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Is it important to maintain Klingon words cases strictly?

For example, is "'ih" not correct and "'IH" is "most correct"?

March 24, 2018

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You'll find that experienced speakers of Klingon will start frothing at the mouth if you try to change the case of romanized Klingon.

The original point of the funny cases of Klingon is that it helped English-speaking actors recognize when a sound was something other than what they might think it to be based on their knowledge of English. H doesn't sound like an English h, so it's capitalized. I always has to sound like the short i in bit, and not like any of the other sounds i can make in English, so it's capitalized.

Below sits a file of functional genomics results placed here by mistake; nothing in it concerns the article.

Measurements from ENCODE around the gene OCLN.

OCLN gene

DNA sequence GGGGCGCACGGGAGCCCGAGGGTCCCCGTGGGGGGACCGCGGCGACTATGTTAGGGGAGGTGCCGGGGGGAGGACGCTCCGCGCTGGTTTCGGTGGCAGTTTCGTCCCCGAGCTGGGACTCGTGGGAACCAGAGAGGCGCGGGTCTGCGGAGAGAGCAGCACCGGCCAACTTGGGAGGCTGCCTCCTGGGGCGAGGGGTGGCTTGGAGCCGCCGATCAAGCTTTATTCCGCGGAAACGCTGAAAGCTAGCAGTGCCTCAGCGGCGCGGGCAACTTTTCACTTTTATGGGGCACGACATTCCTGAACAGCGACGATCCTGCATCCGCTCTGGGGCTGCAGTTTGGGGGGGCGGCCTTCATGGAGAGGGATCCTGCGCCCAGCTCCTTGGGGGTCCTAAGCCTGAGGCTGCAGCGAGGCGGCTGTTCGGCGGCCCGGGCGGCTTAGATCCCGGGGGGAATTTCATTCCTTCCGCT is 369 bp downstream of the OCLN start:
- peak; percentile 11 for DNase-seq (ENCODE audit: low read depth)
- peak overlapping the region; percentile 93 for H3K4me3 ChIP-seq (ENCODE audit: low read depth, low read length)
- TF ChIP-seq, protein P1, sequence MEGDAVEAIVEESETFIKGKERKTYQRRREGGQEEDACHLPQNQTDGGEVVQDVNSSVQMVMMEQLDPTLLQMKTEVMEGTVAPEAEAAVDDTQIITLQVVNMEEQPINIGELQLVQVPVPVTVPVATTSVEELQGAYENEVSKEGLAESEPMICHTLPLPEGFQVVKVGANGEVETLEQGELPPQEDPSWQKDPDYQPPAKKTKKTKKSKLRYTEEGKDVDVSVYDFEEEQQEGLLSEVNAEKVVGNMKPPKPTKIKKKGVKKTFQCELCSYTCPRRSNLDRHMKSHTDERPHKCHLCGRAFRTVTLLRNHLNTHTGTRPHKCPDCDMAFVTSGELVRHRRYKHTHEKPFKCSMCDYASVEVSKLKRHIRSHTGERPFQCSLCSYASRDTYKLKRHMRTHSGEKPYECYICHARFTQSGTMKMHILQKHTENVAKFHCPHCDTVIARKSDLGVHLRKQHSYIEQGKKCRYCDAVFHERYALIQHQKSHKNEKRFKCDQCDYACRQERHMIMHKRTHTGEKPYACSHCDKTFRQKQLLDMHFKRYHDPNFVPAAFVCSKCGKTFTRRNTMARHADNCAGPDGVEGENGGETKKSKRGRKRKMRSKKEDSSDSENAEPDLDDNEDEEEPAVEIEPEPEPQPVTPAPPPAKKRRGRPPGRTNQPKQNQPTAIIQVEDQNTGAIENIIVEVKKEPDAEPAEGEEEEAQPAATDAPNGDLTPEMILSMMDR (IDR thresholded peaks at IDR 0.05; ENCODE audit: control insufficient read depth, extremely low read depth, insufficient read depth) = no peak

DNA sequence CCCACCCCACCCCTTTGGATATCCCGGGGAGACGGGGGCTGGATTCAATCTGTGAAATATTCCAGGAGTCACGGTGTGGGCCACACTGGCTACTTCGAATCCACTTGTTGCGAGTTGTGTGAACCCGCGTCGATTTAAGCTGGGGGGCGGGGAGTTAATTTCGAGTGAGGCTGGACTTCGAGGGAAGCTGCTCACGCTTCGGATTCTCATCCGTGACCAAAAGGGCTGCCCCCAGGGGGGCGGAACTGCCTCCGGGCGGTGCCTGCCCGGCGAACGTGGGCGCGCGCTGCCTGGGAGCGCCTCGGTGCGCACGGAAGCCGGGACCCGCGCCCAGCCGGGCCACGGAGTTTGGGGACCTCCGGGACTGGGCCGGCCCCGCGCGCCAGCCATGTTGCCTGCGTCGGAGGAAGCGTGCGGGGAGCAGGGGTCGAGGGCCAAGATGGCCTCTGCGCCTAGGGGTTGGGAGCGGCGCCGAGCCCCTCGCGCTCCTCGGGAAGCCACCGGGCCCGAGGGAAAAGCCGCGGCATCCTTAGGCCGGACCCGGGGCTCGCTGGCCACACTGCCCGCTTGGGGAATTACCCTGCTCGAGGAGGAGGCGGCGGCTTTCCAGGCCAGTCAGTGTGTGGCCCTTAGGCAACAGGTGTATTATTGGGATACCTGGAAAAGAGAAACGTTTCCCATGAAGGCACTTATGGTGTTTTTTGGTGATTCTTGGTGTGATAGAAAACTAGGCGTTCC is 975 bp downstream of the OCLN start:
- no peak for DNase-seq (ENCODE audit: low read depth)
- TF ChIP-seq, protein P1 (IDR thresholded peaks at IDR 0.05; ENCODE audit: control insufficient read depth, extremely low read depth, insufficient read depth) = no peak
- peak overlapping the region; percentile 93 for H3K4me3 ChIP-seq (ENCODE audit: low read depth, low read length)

The only instance in which capitalization actually matters to distinguish one sound from another is the difference between q, which is a voiceless uvular stop, and Q, which is a voiceless uvular affricate. When Marc Okrand made the language, he had a desire to avoid the letters k and z, because they're already used so often in science fiction.

In the book Klingon for the Galactic Traveler, special sounds that don't appear in the phonology of Standard Klingon make use of alternative cases. Standard Klingon has an alveolar nasal n, but some dialects have a retroflex nasal N. If you're writing the sounds of different dialects in Klingon, use capital or lowercase letters to indicate deviation from Standard.

So basically, stick to the strict case of Klingon. It's a pain, and it's not necessarily helpful, but you'll encounter fierce resistance if you don't.

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